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Update - Ontarians Warned Not To Eat Food Products Contaminated With Botulism

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Update - Ontarians Warned Not To Eat Food Products Contaminated With Botulism

Ministry of Health and Long-Term Care

Ontario's Chief Medical Officer of Health, Dr. Arlene King, is warning Ontarians not to consume the salted and cured fish products (fesikh) described below because they may be contaminated with Clostridium botulinum. Toxins produced by this bacterium may cause botulism, a life-threatening illness.

The affected products - whole fesikh mullet, cut up fesikh mullet in oil and whole fesikh shad - were sold from Lotus Catering and Fine Food, 1960 Lawrence Avenue East in Toronto, on or before April 17, 2012.

There have been three reported illnesses associated with the consumption of this product.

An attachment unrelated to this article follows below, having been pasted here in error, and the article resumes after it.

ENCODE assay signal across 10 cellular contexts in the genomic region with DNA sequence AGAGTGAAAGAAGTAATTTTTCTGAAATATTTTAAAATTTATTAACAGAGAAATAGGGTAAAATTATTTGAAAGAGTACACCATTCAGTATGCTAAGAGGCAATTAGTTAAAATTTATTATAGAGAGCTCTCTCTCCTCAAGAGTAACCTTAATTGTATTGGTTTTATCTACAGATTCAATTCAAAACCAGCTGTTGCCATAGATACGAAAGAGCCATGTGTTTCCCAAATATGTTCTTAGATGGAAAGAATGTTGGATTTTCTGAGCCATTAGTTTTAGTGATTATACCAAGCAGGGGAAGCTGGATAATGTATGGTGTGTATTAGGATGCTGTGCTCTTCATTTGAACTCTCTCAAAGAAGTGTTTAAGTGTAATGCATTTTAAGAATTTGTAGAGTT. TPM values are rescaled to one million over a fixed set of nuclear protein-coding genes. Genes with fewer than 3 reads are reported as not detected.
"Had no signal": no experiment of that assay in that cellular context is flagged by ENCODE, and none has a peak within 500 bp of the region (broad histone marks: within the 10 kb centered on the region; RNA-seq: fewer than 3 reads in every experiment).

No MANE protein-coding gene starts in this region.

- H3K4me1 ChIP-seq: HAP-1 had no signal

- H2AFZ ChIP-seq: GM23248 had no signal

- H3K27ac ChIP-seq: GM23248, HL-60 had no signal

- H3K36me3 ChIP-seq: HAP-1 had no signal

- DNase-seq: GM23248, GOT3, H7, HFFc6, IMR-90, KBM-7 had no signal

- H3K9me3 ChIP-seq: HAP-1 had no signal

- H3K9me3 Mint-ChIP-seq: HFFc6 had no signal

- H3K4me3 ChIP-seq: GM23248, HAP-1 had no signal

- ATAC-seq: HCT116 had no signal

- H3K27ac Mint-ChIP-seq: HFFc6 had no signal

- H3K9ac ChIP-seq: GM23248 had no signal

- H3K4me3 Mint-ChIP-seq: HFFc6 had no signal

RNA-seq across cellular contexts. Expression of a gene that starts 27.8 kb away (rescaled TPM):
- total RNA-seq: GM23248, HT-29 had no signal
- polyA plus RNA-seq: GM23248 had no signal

Food contaminated with Clostridium botulinum toxin may not look or smell spoiled. Consumption of food contaminated with the toxin may cause nausea and/or vomiting, fatigue, dizziness, headache, double vision, dry throat, respiratory failure and paralysis. Death can occur in severe cases.

Anyone who has consumed these products and experiences any of the symptoms described above should see a health care provider and notify their local public health unit.

Quick Facts

  • Botulism is a rare but serious paralytic illness caused by a nerve toxin produced by the bacterium Clostridium botulinum.
  • In food borne botulism, symptoms generally begin 12 to 36 hours after eating a contaminated food, but they can occur as early as six hours or as late as 10 days.
  • When diagnosed early, botulism can be treated with a botulism antitoxin. The antitoxin can prevent a patient's condition from becoming worse, and reduces the chances of complications.
  • In Ontario, there are approximately three confirmed cases of botulism reported each year, on average.

Additional Resources


“I strongly advise the public to make sure they avoid consuming these products. If you have consumed these products and experience any symptoms of illness, you should seek medical attention immediately.”

Dr. Arlene King

Chief Medical Officer of Health

Media Contacts

  • Joanne Woodward Fraser

    Ministry of Health and Long-Term Care




Health and Wellness